This is awesome and all-encompassing, but has anyone filtered out the "key" patents and made a list?
These lists seem more about completism than showing the progress of patented developments toward the
current state of the art. Just off the top of my head, I'd like to know the key developments, not
dead ends for:
--Bell Labs/Western Electric
--German patents on magnetic tape and tape recording?
--Ampex patents on video tape recording (this will be significant when digital comes along since all
early digital systems except Soundstream used video tape as the storage medium)
--I believe there is an American patent on an optical PCM system, which Philips/Sony ended up
licensing. The man spoke at the PNW AES section a few years ago
--Also home reproduction patents like by Hafler and Klipsch
--I think there were some loudpseaker patents granted MGM and Lansing folks, but their work might
proceed from Bell Labs and/or RCA patents
Bottom line, I think it would be really neat to see a timeline of used/usable audio developments
with matching patents where applicable.
-- Tom Fine
----- Original Message -----
From: "Patrick Feaster" <[log in to unmask]>
To: <[log in to unmask]>
Sent: Wednesday, October 10, 2012 8:40 AM
Subject: Re: [ARSCLIST] Key patent numbers
> Allen Koenigsberg's book is a terrific resource, but it covers the period
> up to 1912, not 1922. His 1990 edition lists 2,118 patents and is more
> common, while the 1991 "bicentennial" edition lists 2,144 patents. For the
> period 1913-1919, my own online "Directory of U. S. Phonograph Patents"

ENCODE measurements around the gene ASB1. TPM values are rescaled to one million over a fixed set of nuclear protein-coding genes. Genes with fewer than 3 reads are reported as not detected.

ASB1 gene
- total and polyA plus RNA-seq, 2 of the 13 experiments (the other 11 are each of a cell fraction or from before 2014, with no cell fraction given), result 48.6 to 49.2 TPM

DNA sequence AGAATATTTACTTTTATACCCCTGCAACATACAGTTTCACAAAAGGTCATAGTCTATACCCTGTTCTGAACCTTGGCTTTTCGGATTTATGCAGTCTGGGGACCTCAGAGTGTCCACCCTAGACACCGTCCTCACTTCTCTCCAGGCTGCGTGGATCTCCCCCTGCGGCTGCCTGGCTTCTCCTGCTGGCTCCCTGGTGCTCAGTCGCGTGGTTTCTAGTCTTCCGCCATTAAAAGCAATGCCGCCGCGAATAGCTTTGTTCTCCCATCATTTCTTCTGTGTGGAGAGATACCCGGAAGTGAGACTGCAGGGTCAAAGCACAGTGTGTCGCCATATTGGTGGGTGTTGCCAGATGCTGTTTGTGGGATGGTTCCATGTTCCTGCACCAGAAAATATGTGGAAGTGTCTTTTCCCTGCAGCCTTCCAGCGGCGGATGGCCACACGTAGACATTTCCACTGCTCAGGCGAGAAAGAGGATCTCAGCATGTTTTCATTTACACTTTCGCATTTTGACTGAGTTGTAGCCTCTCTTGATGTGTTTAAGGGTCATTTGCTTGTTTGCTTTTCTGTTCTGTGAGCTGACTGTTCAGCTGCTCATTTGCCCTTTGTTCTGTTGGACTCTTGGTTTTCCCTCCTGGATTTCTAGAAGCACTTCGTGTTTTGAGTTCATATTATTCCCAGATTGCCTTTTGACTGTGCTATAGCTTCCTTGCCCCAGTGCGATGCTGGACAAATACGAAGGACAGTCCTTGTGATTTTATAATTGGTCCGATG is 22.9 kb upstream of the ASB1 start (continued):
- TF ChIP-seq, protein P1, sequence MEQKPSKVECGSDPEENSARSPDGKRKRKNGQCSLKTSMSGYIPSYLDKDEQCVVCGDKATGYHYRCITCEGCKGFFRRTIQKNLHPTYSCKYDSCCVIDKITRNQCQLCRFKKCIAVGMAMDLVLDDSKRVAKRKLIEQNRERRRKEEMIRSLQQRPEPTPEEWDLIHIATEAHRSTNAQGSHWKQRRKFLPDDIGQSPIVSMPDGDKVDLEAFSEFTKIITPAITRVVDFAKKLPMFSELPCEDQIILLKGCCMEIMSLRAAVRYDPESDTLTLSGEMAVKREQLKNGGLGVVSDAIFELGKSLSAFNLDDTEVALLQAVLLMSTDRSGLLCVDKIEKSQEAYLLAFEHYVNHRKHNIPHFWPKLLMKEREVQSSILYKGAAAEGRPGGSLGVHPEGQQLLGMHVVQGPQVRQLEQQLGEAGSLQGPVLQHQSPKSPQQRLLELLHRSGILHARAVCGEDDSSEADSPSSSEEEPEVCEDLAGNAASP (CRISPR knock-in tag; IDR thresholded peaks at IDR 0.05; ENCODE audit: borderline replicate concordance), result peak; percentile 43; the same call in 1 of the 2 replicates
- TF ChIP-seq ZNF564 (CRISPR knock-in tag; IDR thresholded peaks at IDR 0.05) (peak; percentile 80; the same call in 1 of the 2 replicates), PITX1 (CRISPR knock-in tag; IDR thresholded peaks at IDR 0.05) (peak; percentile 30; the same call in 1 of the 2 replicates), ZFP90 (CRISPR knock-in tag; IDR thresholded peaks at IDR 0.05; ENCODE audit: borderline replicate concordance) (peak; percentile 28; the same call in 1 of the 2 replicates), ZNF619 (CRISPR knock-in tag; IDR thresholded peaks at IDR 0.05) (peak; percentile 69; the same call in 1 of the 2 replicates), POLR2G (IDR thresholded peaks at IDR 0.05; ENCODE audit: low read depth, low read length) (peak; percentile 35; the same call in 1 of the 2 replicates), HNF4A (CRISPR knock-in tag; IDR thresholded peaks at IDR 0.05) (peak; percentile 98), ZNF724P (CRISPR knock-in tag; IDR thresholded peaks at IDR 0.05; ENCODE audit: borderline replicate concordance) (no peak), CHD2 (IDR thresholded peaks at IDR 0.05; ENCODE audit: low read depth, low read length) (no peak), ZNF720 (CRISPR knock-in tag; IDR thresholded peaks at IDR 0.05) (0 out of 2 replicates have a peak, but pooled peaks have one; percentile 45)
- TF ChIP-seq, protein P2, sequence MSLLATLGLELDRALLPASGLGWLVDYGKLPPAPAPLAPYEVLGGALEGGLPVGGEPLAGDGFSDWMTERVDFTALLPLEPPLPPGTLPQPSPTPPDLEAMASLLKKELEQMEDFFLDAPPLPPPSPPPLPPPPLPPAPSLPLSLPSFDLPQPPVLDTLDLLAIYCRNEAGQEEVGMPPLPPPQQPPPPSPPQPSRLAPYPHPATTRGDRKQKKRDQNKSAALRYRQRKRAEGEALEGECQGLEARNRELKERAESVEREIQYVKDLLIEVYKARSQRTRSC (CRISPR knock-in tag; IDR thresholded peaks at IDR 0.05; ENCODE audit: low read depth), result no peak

> might be of interest (http://www.phonozoic.net/patents/index.html). It
> lists 2,211 patents for those years. I've also posted an index by current
> classification spanning the whole period 1878-1919 (I assembled my own list
> of 2,254 patents for 1878-1912 using the same search method I used for
> 1913-1919 but, except for the current classification index, I haven't made
> it a priority to publish that material because so much of what I found is
> already in Allen's book). I'm not aware of anything similar for 1920
> onward, though.
> - Patrick
> On Wed, Oct 10, 2012 at 2:48 AM, Michael Biel <[log in to unmask]> wrote:
>> Allen Konigsberg long ago published a book "The Patent History of the
>> Phonograph 1877-1922". The work has been done thru 1922 at least. As I
>> typed this, I realized that I do not have a copy of it, so BEFORE
>> sending this out I checked Amazon -- I immediately got the $25.00 copy,
>> leaving the $150.00 and $500.04 copies. I don't see it in Nauck's.
>> Unless Allen has some copies left -- there were only 1000 -- it now is
>> an expensive book. But the field is wide open to update the material
>> beyond 1922.
>> Mike Biel [log in to unmask]
>> -------- Original Message --------
>> Subject: Re: [ARSCLIST] Key patent numbers
>> From: Paul Stamler <[log in to unmask]>
>> Date: Tue, October 09, 2012 5:02 pm
>> To: [log in to unmask]
>> On 10/9/2012 3:40 PM, Tom Fine wrote:
>> > This got me thinking, what are the key audio patents, has anyone ever
>> > done a compendium or listing? If not, that would make a great ARSCJ
>> > article! You could use as a model Kellogg's excellent summary of
>> > sound-for-picture developments:
>> Several years ago, for a course I was teaching, I compiled a folder of
>> audio patents. Not everything, but some things that were important for
>> the class to see. I have to run off to class now, but I'll post a list